3. By Jeff:

    There’s a line from one of the Godfather movies (which one, I can’t recall) that I seriously consider and sometimes express to others during during conversations when the “other side” has inflamed emotions. The line: “Don’t hate your enemy, it clouds your judgement.”

  4. By Brad Phillips:


    I love that quote, and only wish I had thought to include it in this article (and in The Media Training Bible). Thank you for your comment.


  5. By Shankar Chelluri:

    Well written & with years of experience in the business. As a journalist turned PR professional over last 19 years – have been participant on both sides.
    In India – forums outside newspaper have not been helpful like the Press Council of India and with no forum for TV & Online – becomes difficult to defend your client when stories appear in these mediums.
    With over 800 TV channels operating in India in English & regional languages and another 400 likely to get operational before 2014 when country goes for elections – its a huge number to deal with for any client. 80% of regional channels are more of nuisance value as they are owned by politicians driven by their vested interest & agenda and coverage is very biased and reporter & editor have little say if the owner decides to go against the client.
    In my experience as a PR professional over last 12 years in India across business sectors – easy to handle print media in English & Financial dailies but regional dailies are difficult; primarily they still don’t acknowledge the services of a PR person talking to them in smaller towns where the client has operations – manufacturing, sales, services etc and head office doesn’t like to get involved at local level – client gets caught in crossfire at times.
    The larger problem being faced in recent times after a slew of channels started news broadcast is about lack of redressal once a TV channel runs a negative story on both national or regional TV stations. Despite availability of tracking mechanisms, difficult to get your version across especially in local vernacular channels since they run the clip for a couple of hours and suddenly withdraw and you might come to know after some time – since the channels are so many and at times difficult to track in local markets.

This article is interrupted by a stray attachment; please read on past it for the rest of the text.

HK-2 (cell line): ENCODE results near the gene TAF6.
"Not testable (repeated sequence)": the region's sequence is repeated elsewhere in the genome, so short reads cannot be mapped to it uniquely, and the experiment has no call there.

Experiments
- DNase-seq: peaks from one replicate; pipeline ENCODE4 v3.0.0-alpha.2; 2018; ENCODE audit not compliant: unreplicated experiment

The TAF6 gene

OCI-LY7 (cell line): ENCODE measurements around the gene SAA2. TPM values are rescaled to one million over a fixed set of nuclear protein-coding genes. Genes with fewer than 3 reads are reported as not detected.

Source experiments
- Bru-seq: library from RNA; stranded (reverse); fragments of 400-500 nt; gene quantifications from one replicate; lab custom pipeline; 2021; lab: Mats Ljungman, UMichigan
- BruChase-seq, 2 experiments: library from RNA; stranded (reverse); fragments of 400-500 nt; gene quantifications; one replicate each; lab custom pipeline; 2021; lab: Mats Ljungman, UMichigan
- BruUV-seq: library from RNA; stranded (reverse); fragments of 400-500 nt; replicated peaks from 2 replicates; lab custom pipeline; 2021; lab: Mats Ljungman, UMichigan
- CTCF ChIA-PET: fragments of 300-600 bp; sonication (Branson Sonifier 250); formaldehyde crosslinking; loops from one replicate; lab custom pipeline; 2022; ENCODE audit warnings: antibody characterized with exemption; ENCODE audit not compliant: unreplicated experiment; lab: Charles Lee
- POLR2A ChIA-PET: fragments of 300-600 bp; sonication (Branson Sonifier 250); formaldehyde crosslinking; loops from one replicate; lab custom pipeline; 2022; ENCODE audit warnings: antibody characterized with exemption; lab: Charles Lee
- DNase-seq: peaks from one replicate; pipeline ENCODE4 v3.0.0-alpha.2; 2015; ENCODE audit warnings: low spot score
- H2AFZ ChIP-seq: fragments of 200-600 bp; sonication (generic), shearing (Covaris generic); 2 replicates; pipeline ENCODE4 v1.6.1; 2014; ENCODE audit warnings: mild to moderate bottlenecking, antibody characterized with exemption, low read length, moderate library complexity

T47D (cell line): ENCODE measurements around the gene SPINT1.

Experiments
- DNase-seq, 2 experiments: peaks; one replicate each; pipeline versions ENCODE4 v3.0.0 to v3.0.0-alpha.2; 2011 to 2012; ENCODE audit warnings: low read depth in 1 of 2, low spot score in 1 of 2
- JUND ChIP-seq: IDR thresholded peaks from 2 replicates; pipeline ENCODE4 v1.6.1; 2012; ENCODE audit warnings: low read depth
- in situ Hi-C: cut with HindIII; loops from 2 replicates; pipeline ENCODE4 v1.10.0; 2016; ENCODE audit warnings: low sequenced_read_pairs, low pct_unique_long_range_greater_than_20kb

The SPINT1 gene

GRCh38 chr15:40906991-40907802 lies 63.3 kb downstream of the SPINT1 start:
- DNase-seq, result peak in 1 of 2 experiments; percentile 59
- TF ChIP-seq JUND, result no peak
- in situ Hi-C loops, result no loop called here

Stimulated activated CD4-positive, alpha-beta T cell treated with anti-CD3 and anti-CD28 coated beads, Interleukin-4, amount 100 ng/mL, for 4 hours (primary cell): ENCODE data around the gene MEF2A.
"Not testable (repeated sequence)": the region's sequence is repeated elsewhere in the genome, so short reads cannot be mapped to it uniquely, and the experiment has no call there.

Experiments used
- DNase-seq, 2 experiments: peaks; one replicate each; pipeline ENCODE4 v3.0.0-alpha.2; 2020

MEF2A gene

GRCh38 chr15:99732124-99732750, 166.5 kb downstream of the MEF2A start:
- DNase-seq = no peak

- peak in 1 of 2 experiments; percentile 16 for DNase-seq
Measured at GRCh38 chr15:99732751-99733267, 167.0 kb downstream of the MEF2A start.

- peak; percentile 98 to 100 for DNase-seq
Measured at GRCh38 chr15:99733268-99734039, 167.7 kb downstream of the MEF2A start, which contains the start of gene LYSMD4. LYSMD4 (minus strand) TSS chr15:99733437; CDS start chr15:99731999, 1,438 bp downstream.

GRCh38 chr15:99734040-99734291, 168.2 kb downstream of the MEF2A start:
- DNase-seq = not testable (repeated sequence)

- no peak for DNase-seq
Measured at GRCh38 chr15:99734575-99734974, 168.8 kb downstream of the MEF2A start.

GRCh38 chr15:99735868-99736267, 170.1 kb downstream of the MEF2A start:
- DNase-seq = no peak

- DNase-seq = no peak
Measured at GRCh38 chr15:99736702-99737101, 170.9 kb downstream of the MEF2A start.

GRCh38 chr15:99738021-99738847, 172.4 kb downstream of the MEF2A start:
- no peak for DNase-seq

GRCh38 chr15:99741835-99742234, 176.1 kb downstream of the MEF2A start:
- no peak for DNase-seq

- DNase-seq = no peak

Alternatively, when you come to know about a negative story being aired on local or national TV – your reactions|views get knocked out or twisted out of context and with editing skills in TV channels – very difficult to get your viewpoint as a reaction to a story run by a channel aired in right context. With the lack of a proper redressal mechanism in form of an institutional body – clients tend to either ignore or suffer in silence and hence the remedy no. 6 tends to take precedence especially if they don’t have a PR guy to manage their affairs.
    its a very tough situation in India with the burgeoning TV channels especially in regional media and lack of acceptance of PR professionals in these markets due to they not exposed to this kind of working on behalf of clients. The other challenge is social media where any angry customer posting their comments and it catching momentum with others and some national TV channels who have a show with online news trends carrying the story and might later come on prime time as well.
    This throws up lot of opportunities as well for the Indian PR industry to wake up to this harsh reality and prepare itself to deal with the situation and also prepare clients and media in a slow but cautious approach and establish their presence not as fixers & mediators but as professionals who understand the client, business and industry when dealing with media. Expectation tempering of clients on media handling & relations is also a large part of the PR training & Media Training that needs to be done by the PR agency or PR professional.

  6. By Nicole:

    Good article! Do you (or others) have any thoughts about how to carefully refute a negative story without directing a new audience to it? For example, if you decide to communicate to your audience via social media or a company website or blog, are you inspiring those who may have not seen the original negative story to seek it out?

  7. By Brad Phillips:

    Hi Nicole,

    Thank you very much for your question. It’s a terrific question that deserves its own blog story as a response – so stay tuned! I’ll try to answer your question in the form of a blog post in the next few weeks.

    Appreciate you reading the blog,